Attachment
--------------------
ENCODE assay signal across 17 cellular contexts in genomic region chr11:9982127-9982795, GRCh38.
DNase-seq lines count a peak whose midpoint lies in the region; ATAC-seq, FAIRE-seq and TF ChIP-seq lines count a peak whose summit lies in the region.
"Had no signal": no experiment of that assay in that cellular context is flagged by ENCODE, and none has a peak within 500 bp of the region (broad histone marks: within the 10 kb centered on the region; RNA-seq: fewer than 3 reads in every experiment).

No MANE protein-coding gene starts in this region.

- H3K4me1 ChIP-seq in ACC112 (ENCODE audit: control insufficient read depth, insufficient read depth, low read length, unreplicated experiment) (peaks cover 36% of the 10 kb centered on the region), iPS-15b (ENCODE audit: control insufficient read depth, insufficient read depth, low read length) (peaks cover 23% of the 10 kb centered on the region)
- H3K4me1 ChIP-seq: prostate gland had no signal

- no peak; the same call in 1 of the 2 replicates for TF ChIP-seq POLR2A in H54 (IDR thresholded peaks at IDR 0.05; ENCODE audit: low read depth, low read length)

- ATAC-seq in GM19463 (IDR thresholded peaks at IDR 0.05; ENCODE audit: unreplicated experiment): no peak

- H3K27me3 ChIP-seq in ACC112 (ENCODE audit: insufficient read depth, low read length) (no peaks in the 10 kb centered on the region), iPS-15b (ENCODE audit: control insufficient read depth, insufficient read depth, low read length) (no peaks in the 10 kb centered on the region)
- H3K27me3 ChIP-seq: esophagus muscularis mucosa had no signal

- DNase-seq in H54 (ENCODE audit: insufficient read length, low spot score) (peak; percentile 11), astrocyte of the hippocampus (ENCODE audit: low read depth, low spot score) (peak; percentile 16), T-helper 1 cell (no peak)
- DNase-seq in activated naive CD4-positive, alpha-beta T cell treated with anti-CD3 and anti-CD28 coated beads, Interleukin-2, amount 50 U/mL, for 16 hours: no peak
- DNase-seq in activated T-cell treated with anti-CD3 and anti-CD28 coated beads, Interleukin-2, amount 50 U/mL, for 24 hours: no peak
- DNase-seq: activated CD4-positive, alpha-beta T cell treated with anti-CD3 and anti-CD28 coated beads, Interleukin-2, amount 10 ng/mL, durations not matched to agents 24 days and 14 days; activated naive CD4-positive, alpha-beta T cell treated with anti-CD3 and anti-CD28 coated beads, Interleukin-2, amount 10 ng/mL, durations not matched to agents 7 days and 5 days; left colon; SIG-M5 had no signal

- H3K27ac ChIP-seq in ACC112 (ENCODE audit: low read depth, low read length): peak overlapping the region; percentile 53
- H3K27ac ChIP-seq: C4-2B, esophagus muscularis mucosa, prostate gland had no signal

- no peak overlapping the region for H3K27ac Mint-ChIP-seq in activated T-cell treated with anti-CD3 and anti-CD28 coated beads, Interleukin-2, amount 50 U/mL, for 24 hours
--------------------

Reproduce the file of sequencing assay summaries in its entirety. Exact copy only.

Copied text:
ENCODE assay signal across 17 cellular contexts in genomic region chr11:9982127-9982795, GRCh38.
DNase-seq lines count a peak whose midpoint lies in the region; ATAC-seq, FAIRE-seq and TF ChIP-seq lines count a peak whose summit lies in the region.
"Had no signal": no experiment of that assay in that cellular context is flagged by ENCODE, and none has a peak within 500 bp of the region (broad histone marks: within the 10 kb centered on the region; RNA-seq: fewer than 3 reads in every experiment).

No MANE protein-coding gene starts in this region.

- H3K4me1 ChIP-seq in ACC112 (ENCODE audit: control insufficient read depth, insufficient read depth, low read length, unreplicated experiment) (peaks cover 36% of the 10 kb centered on the region), iPS-15b (ENCODE audit: control insufficient read depth, insufficient read depth, low read length) (peaks cover 23% of the 10 kb centered on the region)
- H3K4me1 ChIP-seq: prostate gland had no signal

- no peak; the same call in 1 of the 2 replicates for TF ChIP-seq POLR2A in H54 (IDR thresholded peaks at IDR 0.05; ENCODE audit: low read depth, low read length)

- ATAC-seq in GM19463 (IDR thresholded peaks at IDR 0.05; ENCODE audit: unreplicated experiment): no peak

- H3K27me3 ChIP-seq in ACC112 (ENCODE audit: insufficient read depth, low read length) (no peaks in the 10 kb centered on the region), iPS-15b (ENCODE audit: control insufficient read depth, insufficient read depth, low read length) (no peaks in the 10 kb centered on the region)
- H3K27me3 ChIP-seq: esophagus muscularis mucosa had no signal

- DNase-seq in H54 (ENCODE audit: insufficient read length, low spot score) (peak; percentile 11), astrocyte of the hippocampus (ENCODE audit: low read depth, low spot score) (peak; percentile 16), T-helper 1 cell (no peak)
- DNase-seq in activated naive CD4-positive, alpha-beta T cell treated with anti-CD3 and anti-CD28 coated beads, Interleukin-2, amount 50 U/mL, for 16 hours: no peak
- DNase-seq in activated T-cell treated with anti-CD3 and anti-CD28 coated beads, Interleukin-2, amount 50 U/mL, for 24 hours: no peak
- DNase-seq: activated CD4-positive, alpha-beta T cell treated with anti-CD3 and anti-CD28 coated beads, Interleukin-2, amount 10 ng/mL, durations not matched to agents 24 days and 14 days; activated naive CD4-positive, alpha-beta T cell treated with anti-CD3 and anti-CD28 coated beads, Interleukin-2, amount 10 ng/mL, durations not matched to agents 7 days and 5 days; left colon; SIG-M5 had no signal

- H3K27ac ChIP-seq in ACC112 (ENCODE audit: low read depth, low read length): peak overlapping the region; percentile 53
- H3K27ac ChIP-seq: C4-2B, esophagus muscularis mucosa, prostate gland had no signal

- no peak overlapping the region for H3K27ac Mint-ChIP-seq in activated T-cell treated with anti-CD3 and anti-CD28 coated beads, Interleukin-2, amount 50 U/mL, for 24 hours